Best of 2016 #4

I love, love, love talking books with my coworkers here.  One book that most of us really enjoyed this year is making not one, but two appearances on our top 10 this year! Check out what is happening in the #4 slot as King Baby makes another appearance!  Be sure and check out our other Best of 2016 posts!

Sarah

Ida, Always by Caron Levis

Story honoring friendship and loss.

Marta

Wolf Hollow by Lauren Wolk

Set against a World War II backdrop, Annabelle and her family follow a strong set of morals where community is everything.  Helping your neighbor and  standing up for what is right are part of daily life.  When Betty moves to town, however, all of these things are put to the test.  Betty bullies everyone, even Toby, a man who roams the hills avoiding much interaction with people.  When Betty’s bullying goes too far and endangers Toby as well as Betty herself, Annabelle must make tough choices in this coming-of-age story.  If you like thrillers and historical fiction, this read is phenomenal middle-grade reading!

Teresa

King Baby by Kate Beaton

You will laugh out loud at this funny and realistic portrayal of life with a new baby! He rules the roost… until Queen baby comes along!

Janna

The Flower by John Light

I love reading any books about librarians, so when i stumbled upon The Flower in a library blog, I was excited to read it! Not a typical children’s book, The Flower paints a story of a grim world of dystopian gray.  A book changes all of that and brings color, life, and hope.

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Reading by the Genre

reading-by-the-genre

 

“Where are your mystery books?”

“My teacher says I need to read a historical fiction book for my report.”

“My son hates to read, but loves sports.  Do you have any fiction sports books he might like?”

 

Sound familiar?  These requests are made daily because most kids we serve think in terms of genre.  A few have favorite authors and series, but most of them are open to the possibilities of what is out there, as long as it is whatever genre is capturing them at that moment.  Maybe our patron just read Goosebumps and is looking for something else to give them that knot in their stomach, anticipating what creature or magic is waiting for their favorite character.  Maybe the patron laughed their way through Greg’s antics in the Diary of a Wimpy Kid series and she wants to recapture the humor.  Most kids are still open to suggestion.  When they ask us for a recommendation based on genre, it is a chance for us to open yet another door for them.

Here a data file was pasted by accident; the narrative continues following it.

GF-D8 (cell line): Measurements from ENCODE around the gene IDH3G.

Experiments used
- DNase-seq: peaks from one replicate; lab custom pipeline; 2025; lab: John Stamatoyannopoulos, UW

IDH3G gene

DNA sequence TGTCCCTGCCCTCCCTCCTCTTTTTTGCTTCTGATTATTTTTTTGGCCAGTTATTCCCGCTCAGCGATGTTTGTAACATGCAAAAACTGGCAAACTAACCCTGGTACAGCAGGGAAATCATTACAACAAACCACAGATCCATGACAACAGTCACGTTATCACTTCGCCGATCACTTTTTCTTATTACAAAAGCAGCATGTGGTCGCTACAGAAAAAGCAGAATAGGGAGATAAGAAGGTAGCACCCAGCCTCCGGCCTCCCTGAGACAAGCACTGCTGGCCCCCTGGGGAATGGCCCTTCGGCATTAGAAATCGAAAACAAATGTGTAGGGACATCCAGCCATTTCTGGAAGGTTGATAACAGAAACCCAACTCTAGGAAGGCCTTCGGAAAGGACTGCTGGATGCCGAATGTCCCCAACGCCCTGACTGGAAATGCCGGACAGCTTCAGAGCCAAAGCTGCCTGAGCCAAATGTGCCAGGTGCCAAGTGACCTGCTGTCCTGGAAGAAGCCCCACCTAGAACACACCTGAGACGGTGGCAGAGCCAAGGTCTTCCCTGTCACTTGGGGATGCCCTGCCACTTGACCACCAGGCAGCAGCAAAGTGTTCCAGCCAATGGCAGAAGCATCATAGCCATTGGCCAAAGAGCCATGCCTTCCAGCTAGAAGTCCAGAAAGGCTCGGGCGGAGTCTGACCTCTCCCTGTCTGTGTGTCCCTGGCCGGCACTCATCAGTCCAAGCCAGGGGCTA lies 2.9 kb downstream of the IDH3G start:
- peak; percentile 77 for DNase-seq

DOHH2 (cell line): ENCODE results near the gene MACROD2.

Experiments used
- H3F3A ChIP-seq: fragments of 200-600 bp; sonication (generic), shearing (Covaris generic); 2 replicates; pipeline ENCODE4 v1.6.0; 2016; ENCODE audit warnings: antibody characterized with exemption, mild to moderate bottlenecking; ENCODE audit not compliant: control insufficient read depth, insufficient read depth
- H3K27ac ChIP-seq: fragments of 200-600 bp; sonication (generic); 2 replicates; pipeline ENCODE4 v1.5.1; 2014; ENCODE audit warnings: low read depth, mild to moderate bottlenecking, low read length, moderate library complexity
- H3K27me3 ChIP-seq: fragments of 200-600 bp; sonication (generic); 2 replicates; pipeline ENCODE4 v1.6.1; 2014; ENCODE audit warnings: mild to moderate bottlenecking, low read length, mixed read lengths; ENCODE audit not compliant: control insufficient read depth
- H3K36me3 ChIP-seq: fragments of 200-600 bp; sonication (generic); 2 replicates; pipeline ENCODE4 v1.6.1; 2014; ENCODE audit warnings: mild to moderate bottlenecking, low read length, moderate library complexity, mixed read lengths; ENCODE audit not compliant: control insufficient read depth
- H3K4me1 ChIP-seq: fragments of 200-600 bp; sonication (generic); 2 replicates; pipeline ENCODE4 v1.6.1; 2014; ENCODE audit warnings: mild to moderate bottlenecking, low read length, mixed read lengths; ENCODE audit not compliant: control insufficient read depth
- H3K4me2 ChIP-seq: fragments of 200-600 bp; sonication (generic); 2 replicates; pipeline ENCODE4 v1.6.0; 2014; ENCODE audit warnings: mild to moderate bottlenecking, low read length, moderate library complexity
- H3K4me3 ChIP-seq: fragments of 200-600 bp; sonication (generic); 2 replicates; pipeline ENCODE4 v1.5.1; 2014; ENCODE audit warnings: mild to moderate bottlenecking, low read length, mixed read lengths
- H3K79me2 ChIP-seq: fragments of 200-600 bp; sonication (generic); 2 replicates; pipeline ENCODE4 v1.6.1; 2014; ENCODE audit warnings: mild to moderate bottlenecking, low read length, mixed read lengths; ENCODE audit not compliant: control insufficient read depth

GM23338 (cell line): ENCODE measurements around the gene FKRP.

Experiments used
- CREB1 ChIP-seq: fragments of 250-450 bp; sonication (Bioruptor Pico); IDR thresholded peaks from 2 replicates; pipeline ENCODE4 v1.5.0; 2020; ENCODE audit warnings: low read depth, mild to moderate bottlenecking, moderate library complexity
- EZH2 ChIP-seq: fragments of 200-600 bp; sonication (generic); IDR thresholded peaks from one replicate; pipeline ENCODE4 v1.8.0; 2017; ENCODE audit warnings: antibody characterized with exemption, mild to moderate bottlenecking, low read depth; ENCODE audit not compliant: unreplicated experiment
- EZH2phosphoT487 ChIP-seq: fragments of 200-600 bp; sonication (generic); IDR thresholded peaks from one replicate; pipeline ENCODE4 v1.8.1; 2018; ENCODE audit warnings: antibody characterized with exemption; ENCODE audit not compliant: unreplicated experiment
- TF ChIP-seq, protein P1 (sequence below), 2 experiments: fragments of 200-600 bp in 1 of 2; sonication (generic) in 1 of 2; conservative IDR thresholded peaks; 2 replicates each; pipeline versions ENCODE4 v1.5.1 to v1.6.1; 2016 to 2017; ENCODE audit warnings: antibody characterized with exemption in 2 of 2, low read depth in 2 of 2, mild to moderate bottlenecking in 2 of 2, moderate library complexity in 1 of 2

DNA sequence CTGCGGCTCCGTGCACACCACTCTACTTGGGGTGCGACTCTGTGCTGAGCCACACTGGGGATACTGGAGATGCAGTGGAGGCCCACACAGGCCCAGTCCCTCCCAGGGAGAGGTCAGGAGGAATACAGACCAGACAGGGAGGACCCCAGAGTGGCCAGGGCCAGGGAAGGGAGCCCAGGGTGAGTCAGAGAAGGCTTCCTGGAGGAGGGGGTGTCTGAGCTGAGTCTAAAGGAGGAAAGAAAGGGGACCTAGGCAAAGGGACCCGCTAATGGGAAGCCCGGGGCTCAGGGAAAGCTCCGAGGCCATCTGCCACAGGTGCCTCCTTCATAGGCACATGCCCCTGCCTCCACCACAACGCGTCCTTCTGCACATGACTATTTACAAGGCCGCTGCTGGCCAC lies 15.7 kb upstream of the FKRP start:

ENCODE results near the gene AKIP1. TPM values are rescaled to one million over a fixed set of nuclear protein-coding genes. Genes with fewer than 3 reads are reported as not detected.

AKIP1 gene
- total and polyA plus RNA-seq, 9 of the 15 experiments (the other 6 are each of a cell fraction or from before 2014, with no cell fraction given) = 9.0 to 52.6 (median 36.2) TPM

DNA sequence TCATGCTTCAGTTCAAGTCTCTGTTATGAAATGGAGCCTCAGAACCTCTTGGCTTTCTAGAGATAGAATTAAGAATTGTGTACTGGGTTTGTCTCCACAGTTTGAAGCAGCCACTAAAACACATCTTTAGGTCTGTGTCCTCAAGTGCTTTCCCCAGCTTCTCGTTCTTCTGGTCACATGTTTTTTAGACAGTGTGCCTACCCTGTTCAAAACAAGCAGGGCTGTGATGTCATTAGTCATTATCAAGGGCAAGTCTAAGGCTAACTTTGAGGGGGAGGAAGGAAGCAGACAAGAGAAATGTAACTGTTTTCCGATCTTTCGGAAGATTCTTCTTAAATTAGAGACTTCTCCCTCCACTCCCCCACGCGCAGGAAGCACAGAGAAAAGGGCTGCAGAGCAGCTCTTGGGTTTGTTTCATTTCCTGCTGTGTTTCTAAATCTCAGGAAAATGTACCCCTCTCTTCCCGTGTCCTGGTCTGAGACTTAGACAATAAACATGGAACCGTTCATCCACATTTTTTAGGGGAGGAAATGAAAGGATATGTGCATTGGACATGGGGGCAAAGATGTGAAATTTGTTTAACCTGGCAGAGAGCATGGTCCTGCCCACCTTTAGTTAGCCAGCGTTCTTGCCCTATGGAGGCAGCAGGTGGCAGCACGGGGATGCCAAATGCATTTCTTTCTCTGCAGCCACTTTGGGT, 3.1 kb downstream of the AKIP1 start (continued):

But… what about those kids who aren’t searching for genre because they already have an interest?  Because they have read something similar and what more? What about those kids whose teacher or parent is trying to broaden their horizons for them?  For me, even as a veteran to advisory, this is where I falter.  I don’t want to give a kid a book just  because it is this genre.  I want to give them a reason to connect with the specific book I put in their hands.  I want to get a feel for what they could read if the choice were their own and get as close as possible while sticking with what they need in regards to the genre.   That is what we all want.  To give them a reason not to dread that project but to open them up to the possibilities of trying something new!

 

It is a tricky balancing act sometimes, and the more knowledge we have as to what is out there, the better we will be at getting the right reader with the right book.  With this in mind, we are launching our series on Reading by the Genre.  We have created lists  of new and old titles, some popular and some that flew under the radar, that will hopefully add titles to our arsenal so that when we get that genre request we have more options to share with our patrons.

 

For us at MPL, historical fiction seems to be one genre that we get asked about a lot (I mean… A LOT) in September, so we are jumping off there.  Some of these titles are familiar and even award winning but some are lesser known.  All are awesome options when put with the right reader.

What books would you add to this list?

One Crazy Summer by Rita Williams-Garcia

The War That Saved My Life by Kimberly Brubaker Bradley

The Mostly True Adventures of Homer P. Figg by Rodman Philbrick

Prisoner 88 by Leah Pileggi

Countdown by Deborah Wiles

The Lions of Little Rock by Kristin Levine

The Misadventures of Maude March by Audrey Couloumbis

Wolf Hollow by Lauren Wolk

Penny From Heaven by Jennifer L. Holm

The Rock and the River by Kekla Magoon

Celeste’s Harlem Renaissance by Eleanora E. Tate